The Seafood in Colleges programme, funded through the Scottish Seafood Partnership in collaboration with Seafood Scotland and College Development Network, has just delivered its fifth successful event, with a full day at North East Scotland College in Fraserburgh on 11 June.
Around 40 staff and students were joined by senior students from Fraserburgh Academy due to start their studies at the college in September 2015.
“Our Seafood in Colleges events have been so well received around Scotland, that we wanted to get the new students enthused about using fish and shellfish before they begin their studies,” said organiser Kate Mathieson from College Development Network. “We also wanted to give them a wider industry perspective about careers and opportunities.”
Participants attended three workshops.
The first, hosted by chef Tony Jackson demonstrating seafood cookery using locally caught species, including some facts and figures about the health benefits of eating more seafood, presented by Eric Ramaz, from the college’s Sport and Fitness Team.
In the second workshop, Will Clark from Willsea Ltd, a local processor and head of the Scottish Seafood Association (SSA), kept the audience enthralled with his skilful demonstration of fish filleting. He also spoke about the importance of using high quality fresh fish, and gave his audience some useful pointers about how to choose and store seafood.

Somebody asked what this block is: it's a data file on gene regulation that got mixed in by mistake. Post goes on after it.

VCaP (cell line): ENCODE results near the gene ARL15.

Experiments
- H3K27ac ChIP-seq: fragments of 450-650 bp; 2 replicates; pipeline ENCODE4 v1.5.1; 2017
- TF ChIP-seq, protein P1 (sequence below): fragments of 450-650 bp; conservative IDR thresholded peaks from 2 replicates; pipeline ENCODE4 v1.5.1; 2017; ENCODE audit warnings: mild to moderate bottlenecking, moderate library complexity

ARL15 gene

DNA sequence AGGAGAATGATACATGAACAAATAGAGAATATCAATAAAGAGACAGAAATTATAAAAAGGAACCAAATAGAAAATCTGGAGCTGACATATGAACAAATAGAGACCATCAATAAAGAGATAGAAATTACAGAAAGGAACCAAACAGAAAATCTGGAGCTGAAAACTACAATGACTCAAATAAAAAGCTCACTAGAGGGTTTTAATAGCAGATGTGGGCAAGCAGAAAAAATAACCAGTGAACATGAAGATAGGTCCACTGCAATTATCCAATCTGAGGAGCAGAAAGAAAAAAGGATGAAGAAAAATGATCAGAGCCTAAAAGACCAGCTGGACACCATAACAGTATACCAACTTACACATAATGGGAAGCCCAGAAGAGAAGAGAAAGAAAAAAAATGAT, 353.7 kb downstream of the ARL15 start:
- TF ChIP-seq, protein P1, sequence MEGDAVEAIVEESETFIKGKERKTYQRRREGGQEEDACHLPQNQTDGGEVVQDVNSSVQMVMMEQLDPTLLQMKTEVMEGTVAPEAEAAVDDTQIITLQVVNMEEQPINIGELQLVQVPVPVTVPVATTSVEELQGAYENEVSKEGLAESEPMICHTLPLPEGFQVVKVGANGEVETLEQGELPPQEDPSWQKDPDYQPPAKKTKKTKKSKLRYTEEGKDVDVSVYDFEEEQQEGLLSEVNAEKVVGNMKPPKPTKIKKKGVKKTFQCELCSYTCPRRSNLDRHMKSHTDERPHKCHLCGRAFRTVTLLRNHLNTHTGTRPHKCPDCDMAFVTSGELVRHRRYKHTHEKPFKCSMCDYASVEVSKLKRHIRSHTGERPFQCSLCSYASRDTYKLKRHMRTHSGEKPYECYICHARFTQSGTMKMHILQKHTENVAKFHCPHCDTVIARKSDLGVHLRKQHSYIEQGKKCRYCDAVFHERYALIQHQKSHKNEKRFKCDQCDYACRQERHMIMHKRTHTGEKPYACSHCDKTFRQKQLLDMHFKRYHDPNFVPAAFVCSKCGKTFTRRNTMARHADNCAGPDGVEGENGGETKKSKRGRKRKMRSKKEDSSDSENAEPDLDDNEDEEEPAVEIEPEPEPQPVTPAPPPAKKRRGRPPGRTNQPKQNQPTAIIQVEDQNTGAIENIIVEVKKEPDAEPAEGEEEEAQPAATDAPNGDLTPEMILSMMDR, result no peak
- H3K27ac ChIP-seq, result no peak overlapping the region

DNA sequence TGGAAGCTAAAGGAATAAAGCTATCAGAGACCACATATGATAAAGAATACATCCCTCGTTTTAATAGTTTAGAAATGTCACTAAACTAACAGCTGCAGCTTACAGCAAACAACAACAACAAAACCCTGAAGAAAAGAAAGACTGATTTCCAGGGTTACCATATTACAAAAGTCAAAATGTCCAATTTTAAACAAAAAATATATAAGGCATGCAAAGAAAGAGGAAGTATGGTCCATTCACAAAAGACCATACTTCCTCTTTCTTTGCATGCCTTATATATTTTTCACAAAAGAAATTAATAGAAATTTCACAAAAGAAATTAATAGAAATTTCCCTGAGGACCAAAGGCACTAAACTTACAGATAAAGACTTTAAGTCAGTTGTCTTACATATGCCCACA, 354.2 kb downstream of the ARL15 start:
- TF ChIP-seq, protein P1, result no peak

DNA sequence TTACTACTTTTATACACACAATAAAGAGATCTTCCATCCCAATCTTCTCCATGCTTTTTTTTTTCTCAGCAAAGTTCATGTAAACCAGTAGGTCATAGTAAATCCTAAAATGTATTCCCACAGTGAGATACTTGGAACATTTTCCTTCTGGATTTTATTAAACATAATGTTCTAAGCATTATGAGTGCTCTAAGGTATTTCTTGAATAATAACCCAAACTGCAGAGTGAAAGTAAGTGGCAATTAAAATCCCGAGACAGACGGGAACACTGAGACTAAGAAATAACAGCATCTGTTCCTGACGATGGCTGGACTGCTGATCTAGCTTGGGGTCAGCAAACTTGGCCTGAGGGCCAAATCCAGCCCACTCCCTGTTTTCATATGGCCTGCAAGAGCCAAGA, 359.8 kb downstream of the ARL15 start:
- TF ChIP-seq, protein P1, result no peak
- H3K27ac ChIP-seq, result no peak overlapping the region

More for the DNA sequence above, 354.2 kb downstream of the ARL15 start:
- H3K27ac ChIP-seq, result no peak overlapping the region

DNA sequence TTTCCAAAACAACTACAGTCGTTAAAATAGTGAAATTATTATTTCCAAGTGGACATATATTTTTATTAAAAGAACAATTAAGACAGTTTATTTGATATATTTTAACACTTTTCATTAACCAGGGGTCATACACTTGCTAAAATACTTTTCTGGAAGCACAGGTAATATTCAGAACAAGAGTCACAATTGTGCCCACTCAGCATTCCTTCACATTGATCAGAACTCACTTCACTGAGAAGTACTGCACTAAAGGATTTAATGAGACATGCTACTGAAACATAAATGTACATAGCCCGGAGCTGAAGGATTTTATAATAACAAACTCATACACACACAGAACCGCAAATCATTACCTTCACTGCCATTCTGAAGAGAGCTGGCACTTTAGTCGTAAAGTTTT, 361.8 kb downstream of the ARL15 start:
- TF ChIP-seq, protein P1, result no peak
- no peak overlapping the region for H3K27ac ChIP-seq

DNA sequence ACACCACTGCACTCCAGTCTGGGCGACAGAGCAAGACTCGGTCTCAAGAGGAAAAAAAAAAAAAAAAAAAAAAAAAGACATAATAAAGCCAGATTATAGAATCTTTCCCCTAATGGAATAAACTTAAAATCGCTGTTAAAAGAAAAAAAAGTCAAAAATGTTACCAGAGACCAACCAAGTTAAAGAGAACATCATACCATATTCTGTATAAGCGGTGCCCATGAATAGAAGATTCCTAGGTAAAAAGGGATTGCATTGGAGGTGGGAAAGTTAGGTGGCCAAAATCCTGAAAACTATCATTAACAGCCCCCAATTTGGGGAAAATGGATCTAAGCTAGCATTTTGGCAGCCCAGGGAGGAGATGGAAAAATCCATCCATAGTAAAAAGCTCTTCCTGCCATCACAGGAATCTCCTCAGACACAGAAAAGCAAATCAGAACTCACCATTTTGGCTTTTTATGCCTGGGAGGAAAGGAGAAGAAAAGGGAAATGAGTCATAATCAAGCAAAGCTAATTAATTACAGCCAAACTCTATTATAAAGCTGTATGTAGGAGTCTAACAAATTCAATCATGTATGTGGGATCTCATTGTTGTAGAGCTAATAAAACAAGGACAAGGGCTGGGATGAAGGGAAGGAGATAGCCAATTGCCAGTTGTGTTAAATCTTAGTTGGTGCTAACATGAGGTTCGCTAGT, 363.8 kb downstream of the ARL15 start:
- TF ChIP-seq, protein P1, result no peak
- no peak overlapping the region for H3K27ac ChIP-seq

The seafood supply chain and the wide range of careers available in the industry, was the subject of the final workshop, which was hosted by Michael Bates from the SSA and Mark Stephen of Jack Taylor Direct, who spoke about his own engineering background, his time as a fisherman, and his new successful business, Jack Taylor Direct, which he operates with his business partner locally in Fraserburgh.
“Many people associate a career in seafood merely with the catching sector, so we show just how many different opportunities there are, from nutritionists to product development technicians, fish farm managers to logistics experts and packaging technologists to food photographers to name just a few,” said Kate Mathieson. “We also explain the qualifications available to students wanting to forge a pathway into the wider food and drink manufacturing sector.”
To round off the event, Jess Sparks from Seafood Scotland gave a ‘fishy facts’ presentation about the importance of using seasonal supplies, the efforts being undertaken by the Scottish industry to ensure that stocks are sustainable and responsibly caught, and the vital role of the cool chain in getting quality supplies from the sea to the plate. Jess posed some tricky about fish and shellfish species during his presentation.
“The students and staff were very attentive during the day, and I was impressed that they were able to provide all the answers,” said Jess Sparks. “The seafood industry is a complex but exciting business and we hope that some of the participants today might be encouraged to get involved when they leave college.”